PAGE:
ROP Cross Section
ROP Cross Stereo
4-Alpha Helix Bundle Proteins
The protein structures examined in the original description of the 4-alpha helical bundle motif in 1980 manifest little apparent sequence homology and were generally constructed of relatively short alpha helices. Nevertheless, it was clear that the most compact arrangement of 4 alpha helices with similar lengths and short interconnections was an antiparallel bundle. The most symmetric arrangements had an “hourglass” shape with points of closest inter-helical approach at the centers of each helix. However, most observed structures had a point of closest interhelical approach at one end of the bundle, making them wedge-shaped.
4-Alpha Helical Bundle Superstructures
4-Alpha Helix Bundle Interhelical Contacts
Alpha Helix Net (after Crick 1953)
Alpha Helix Interactions at ~20 Degrees
4 Alpha Helix Bundle Geometry & Packing Symmetry
Stereo Views of Model 4 Helix Bundle Packing at 18 Degrees
Dyad Related 4 Helix Bundle Packing
4(1) Screw 4-Helix bundle Packing
The cytochrome b562 from E. coli was observed to be a 4-alpha helical bundle protein with architecture similar to monomer of the cytochrome c-prime derived from the photosynthetic bacterium Rhodopseudomas molischianum. This was a bit surprising since the protoporphyrin IX heme group in cytochrome c-prime is covalently connected to the polypeptide backbone through thioether linkages to protein cysteine groups (a defining property of c-type cytochromes), whereas the heme was non-covalently bound in cytochrome b 562. Nevertheless, a least square superposition of the heme groups in the two structures showed a surprising correspondence between the both the alpha helical frameworks of the two structures as well as the situation of several aromatic amino acid side chains surrounding the heme groups. Is this a manifestation of convergent or divergent evolution?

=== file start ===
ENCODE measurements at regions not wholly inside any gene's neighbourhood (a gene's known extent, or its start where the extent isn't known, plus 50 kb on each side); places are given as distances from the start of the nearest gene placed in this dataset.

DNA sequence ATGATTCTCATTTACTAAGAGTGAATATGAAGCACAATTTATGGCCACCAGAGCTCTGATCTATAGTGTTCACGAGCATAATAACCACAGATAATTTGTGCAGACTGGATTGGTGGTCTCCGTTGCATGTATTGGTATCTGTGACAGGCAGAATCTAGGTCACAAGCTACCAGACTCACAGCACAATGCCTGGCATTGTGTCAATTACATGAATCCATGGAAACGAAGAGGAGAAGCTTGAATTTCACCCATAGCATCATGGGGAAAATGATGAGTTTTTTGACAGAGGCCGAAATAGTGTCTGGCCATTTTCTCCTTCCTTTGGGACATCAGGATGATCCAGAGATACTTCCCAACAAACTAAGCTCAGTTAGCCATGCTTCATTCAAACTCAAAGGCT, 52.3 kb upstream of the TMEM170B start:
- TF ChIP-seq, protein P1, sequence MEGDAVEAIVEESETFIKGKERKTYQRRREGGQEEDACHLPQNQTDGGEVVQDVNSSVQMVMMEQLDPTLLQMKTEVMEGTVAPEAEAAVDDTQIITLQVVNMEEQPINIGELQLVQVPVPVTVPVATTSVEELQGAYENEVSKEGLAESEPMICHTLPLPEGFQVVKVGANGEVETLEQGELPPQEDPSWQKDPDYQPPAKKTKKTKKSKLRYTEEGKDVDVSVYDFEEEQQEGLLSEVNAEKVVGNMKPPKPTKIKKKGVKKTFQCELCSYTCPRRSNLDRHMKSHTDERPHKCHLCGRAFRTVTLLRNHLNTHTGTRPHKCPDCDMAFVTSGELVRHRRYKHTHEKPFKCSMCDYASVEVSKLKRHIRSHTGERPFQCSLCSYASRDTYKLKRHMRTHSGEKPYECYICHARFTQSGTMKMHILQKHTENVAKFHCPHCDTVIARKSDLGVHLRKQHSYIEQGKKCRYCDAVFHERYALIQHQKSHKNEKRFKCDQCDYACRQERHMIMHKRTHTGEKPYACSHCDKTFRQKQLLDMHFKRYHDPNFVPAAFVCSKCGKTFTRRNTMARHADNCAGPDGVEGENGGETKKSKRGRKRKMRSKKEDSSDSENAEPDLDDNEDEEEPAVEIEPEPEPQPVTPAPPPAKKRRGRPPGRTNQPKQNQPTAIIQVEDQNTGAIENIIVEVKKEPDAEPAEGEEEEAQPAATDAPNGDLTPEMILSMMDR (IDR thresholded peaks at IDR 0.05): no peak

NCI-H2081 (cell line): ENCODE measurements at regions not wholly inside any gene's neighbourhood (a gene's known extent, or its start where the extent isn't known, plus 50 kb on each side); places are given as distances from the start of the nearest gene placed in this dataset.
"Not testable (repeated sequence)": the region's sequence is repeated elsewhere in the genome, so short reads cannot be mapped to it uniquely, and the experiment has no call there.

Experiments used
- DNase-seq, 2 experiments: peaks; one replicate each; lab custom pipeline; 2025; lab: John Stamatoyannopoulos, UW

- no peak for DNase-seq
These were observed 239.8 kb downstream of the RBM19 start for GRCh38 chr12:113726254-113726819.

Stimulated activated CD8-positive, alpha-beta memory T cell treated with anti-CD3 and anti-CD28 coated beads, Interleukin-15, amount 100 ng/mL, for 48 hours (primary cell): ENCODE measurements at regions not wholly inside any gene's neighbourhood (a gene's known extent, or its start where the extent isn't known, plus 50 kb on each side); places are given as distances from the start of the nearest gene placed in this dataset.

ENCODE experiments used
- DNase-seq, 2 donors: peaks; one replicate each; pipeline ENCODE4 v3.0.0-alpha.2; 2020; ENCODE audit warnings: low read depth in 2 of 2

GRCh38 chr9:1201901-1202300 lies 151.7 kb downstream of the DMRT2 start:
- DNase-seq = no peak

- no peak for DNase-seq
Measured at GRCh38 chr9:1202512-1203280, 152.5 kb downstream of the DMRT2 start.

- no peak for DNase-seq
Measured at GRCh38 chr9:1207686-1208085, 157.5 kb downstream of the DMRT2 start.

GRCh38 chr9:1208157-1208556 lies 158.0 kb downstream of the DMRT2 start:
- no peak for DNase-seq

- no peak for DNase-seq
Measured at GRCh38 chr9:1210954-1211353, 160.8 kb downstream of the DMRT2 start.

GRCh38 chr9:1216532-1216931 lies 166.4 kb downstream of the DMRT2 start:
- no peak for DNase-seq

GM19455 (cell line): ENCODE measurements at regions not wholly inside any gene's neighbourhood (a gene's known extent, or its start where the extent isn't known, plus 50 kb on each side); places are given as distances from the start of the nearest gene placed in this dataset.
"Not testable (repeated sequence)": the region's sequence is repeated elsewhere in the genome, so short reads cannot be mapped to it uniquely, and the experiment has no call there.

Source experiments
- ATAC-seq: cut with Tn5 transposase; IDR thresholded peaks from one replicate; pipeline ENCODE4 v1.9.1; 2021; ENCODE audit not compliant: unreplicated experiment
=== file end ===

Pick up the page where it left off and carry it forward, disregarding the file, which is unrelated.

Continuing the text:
Cytochrome b562 and Cytochrome c-Prime
Alpha Helix Macro Dipoles
The contiguous H-bond networks that stabilize the alpha helical conformation create a helical macrodipole.
In a collaborative study with Bob Sheridan and Ron Levy, interaction of the helix macrodipoles were determined to be an energetically favorable contributor to the antiparallel helix arrangements found both in 4-alpha helical bundle proteins and their aggregated superstructures.
H-Bond Networks in Cytochrome c-Prime Dimer
Dipolar Stabilization in 4-Alpha Helical Superstructures